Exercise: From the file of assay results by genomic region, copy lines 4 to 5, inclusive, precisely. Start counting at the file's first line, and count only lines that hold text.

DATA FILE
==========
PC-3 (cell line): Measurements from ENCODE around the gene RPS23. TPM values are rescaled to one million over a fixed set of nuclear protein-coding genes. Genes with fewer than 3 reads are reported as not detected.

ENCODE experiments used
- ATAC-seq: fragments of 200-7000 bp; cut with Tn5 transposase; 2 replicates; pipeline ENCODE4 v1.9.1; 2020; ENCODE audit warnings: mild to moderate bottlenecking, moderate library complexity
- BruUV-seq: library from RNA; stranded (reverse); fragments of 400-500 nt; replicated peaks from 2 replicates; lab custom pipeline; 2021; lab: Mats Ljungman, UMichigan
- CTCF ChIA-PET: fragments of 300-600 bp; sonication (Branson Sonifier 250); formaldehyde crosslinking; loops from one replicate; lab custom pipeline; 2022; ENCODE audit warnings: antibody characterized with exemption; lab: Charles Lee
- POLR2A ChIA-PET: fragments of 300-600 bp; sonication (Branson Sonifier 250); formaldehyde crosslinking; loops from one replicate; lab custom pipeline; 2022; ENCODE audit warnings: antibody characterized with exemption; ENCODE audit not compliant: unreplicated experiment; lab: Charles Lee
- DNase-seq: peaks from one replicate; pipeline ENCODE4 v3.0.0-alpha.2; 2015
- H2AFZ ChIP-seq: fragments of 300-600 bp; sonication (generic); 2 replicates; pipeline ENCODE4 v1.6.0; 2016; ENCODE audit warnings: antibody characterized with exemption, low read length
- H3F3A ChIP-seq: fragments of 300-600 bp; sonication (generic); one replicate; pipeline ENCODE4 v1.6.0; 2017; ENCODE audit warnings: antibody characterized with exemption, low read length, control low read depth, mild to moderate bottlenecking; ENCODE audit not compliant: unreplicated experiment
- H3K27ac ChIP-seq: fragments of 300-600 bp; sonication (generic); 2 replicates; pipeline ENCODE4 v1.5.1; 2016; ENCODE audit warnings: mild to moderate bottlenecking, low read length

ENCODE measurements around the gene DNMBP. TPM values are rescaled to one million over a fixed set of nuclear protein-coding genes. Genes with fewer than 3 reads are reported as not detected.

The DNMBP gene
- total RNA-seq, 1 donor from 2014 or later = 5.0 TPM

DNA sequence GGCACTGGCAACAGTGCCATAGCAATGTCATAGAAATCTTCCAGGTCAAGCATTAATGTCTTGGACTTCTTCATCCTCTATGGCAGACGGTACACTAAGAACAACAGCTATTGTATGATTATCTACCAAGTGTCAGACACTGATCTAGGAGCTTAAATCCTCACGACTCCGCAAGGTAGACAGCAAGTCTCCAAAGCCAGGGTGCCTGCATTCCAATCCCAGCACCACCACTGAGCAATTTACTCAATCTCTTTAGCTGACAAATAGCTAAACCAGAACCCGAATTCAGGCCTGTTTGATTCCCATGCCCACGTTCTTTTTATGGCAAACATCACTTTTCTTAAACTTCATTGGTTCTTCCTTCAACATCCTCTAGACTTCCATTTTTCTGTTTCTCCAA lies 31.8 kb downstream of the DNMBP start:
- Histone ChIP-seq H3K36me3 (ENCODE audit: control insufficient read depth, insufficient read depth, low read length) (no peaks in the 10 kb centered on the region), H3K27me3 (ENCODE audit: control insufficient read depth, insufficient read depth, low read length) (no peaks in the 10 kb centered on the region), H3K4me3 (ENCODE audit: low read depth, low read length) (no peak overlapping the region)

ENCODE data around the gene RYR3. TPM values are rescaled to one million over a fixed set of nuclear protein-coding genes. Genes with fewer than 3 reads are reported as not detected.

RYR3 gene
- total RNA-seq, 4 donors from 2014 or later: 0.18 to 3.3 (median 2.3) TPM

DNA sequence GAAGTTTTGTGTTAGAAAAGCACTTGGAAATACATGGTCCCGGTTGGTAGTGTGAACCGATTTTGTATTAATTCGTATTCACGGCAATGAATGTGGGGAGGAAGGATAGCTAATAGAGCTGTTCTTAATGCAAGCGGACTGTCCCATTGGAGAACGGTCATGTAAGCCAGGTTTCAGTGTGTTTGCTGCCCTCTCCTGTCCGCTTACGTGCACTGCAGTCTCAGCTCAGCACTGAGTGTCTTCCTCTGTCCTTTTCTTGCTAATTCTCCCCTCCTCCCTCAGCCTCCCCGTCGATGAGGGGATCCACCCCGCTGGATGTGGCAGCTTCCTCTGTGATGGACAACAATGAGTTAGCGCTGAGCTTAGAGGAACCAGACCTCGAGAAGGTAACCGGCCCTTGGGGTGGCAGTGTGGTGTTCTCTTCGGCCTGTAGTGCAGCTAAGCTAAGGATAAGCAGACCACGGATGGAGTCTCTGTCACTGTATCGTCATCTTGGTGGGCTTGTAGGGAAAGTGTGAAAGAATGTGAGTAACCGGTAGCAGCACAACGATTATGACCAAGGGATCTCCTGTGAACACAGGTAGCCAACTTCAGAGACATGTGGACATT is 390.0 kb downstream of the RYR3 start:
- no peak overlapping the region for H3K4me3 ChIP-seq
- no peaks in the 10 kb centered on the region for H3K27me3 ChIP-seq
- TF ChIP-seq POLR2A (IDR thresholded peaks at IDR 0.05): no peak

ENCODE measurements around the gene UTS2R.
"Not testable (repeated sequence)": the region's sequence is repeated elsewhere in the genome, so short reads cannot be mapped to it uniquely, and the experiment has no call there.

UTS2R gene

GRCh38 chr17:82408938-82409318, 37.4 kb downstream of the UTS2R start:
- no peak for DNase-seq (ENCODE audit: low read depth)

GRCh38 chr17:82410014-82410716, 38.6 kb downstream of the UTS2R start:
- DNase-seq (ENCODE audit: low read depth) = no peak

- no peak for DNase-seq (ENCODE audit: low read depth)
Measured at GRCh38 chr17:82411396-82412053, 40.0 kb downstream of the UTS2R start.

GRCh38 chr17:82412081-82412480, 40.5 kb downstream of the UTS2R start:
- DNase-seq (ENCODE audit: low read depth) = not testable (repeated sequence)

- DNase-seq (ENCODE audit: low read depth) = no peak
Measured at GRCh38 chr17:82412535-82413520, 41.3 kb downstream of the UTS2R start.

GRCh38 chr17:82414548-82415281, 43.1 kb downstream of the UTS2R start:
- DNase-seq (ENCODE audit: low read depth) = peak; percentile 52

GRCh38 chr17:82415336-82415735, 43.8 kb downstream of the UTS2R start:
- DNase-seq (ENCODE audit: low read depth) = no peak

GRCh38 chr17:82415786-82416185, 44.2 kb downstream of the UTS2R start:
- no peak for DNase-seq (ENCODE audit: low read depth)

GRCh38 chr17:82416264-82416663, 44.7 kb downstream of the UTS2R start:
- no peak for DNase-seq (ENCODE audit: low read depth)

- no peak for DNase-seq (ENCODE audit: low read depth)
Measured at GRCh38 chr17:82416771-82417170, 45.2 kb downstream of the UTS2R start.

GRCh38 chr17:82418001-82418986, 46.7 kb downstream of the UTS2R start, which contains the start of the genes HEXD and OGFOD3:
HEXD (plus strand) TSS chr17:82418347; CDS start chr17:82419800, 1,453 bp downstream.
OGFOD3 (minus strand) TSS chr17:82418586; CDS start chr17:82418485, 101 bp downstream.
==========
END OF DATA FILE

- BruUV-seq: library from RNA; stranded (reverse); fragments of 400-500 nt; replicated peaks from 2 replicates; lab custom pipeline; 2021; lab: Mats Ljungman, UMichigan
- CTCF ChIA-PET: fragments of 300-600 bp; sonication (Branson Sonifier 250); formaldehyde crosslinking; loops from one replicate; lab custom pipeline; 2022; ENCODE audit warnings: antibody characterized with exemption; lab: Charles Lee